(U.S. Senate) – Chairman Jon Tester urged the Department of Veterans Affairs (VA) to keep its focus on disabled veterans as the Department addresses challenges brought on by the COVID-19 pandemic during a Senate Veterans’ Affairs Committee hearing today. Due to COVID-19-related closures and suspension of services, the Veterans Benefits Administration (VBA) announced a spike and a claims inventory of more than 500,000 as of May 1.
“Disabled veterans must have confidence their claims will be fairly and accurately decided,” said Tester. “Last year’s removal of the 48-hour review period is an example of when VBA—obsessed with speed—removed a veteran’s ability to correct errors before a final decision was made. Everyone appreciates quickness, but forcing vets to appeal errors just makes them wait longer. So when it comes to renewing VBA’s focus on the disabled veteran, we’ve got work to do.”
For months, Tester fought tirelessly to secure $272 million in the American Rescue Plan to mitigate the impacts of the pandemic on the benefits claims and appeals backlog for veterans in Montana and across the country. At the hearing, the Chairman emphasized the need for VA to develop a process rooted in quality and fairness that places veterans at the center of their claims.
VA went on to announce the centralization of all military sexual trauma (MST) claims through five regional offices to help improve accuracy in claims decisions and better support survivors following the Senator’s efforts. Last year, the Senator successfully secured portions of his Servicemembers and Veterans Empowerment and Support Act as part of an end-of-year veterans’ package, legislation requiring specialized teams at VBA to evaluate disability claims involving MST. Doubling down on his long-time push to support MST survivors, Tester will be reintroducing legislation in the 117th Congress to amend the standard of proof for service-connection of mental health conditions related to MST, to ensure those who have served get the benefits and compensation they have earned.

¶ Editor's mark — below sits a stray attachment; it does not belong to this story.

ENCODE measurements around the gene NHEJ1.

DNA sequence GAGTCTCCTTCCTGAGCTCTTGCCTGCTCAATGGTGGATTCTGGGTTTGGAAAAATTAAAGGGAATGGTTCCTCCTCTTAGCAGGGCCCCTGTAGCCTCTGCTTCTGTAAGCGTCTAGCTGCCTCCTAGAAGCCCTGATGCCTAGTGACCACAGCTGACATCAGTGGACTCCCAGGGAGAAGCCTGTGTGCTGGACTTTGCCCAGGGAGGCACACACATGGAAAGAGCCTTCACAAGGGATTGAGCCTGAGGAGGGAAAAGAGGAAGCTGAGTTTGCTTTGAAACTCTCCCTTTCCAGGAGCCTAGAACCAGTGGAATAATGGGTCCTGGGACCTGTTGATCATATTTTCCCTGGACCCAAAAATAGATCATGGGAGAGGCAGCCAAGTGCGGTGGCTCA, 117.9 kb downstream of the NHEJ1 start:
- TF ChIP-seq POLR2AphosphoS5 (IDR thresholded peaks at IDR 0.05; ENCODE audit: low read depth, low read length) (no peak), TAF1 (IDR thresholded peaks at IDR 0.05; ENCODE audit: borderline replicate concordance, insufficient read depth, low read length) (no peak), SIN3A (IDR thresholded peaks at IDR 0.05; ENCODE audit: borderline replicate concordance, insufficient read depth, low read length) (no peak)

During the second panel, Tester heard from the Government Accountability Office and veterans’ advocates on other ways the VBA can make the disability claims process more veterans-focused. Carmen McGinnis, a National Service Officer with Disabled American Veterans, highlighted additional measures to strengthen support for MST survivors: “There are a few things the VA can do to better support MST survivors. One, is lowering the evidentiary standard. Second, would be to revise their development letters and ensure veterans have the direct contact information for their local MST coordinator, in VBA and VHA, and that they are made aware of the medical benefits that might be available to them… Also ensuring claims processors are well trained and properly overseen, keeping in mind the perspective and feelings of the survivor and not rushing a claim through a standardized process.”
The Senator’s opening statement as prepared for delivery can be found HERE.
Tester’s full Q&A is available HERE.